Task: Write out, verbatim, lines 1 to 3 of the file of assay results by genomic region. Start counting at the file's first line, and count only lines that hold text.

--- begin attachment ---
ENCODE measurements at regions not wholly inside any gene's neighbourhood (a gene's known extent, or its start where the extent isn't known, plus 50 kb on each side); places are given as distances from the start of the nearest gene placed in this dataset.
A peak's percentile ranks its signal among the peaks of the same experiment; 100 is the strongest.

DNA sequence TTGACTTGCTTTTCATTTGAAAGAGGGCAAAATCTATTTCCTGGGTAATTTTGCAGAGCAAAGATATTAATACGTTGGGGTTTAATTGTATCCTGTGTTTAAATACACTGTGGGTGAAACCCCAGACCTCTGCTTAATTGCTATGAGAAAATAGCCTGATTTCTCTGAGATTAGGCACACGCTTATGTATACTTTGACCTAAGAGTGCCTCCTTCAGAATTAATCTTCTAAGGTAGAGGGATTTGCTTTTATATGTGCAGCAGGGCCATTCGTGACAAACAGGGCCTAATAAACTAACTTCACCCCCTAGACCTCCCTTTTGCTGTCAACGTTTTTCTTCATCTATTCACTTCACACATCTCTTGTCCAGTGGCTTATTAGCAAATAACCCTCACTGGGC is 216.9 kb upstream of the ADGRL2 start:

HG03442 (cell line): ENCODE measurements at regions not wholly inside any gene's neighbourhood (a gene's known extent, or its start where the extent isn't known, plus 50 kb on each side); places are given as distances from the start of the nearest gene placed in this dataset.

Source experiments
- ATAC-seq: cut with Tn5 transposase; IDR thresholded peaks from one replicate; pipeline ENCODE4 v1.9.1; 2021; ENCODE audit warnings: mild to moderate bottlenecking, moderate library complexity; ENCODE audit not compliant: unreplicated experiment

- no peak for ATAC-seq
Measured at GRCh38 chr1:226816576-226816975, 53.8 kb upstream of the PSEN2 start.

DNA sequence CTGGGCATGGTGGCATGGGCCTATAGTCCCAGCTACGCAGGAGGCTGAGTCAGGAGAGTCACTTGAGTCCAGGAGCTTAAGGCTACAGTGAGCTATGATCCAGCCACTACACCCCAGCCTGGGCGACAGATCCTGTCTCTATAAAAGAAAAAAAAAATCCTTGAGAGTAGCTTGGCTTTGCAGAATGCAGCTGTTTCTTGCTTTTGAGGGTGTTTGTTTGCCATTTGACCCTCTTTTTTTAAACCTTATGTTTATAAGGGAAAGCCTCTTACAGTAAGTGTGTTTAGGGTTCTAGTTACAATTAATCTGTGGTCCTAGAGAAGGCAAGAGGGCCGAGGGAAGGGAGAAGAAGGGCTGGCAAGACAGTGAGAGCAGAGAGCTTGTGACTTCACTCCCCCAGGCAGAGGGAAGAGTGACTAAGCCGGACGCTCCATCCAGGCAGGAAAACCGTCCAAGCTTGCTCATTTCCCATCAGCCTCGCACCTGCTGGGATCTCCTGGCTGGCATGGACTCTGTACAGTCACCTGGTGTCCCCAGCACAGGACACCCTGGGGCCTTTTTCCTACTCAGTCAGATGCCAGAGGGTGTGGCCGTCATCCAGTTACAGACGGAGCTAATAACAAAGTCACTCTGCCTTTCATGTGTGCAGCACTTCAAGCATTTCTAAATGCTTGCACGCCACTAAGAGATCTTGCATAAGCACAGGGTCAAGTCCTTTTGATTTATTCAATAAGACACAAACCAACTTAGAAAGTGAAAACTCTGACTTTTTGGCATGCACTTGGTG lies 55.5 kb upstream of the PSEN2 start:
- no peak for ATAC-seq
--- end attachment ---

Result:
ENCODE measurements at regions not wholly inside any gene's neighbourhood (a gene's known extent, or its start where the extent isn't known, plus 50 kb on each side); places are given as distances from the start of the nearest gene placed in this dataset.
A peak's percentile ranks its signal among the peaks of the same experiment; 100 is the strongest.

DNA sequence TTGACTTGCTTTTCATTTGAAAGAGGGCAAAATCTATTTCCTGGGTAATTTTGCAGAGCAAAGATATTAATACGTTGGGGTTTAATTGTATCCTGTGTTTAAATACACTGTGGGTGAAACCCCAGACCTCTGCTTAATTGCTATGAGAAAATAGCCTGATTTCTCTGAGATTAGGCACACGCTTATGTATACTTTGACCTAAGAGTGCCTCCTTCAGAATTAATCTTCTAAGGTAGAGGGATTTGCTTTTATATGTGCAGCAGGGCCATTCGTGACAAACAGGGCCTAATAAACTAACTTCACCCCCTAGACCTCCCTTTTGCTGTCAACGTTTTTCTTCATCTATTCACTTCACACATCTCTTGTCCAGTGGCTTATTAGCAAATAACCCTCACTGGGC is 216.9 kb upstream of the ADGRL2 start: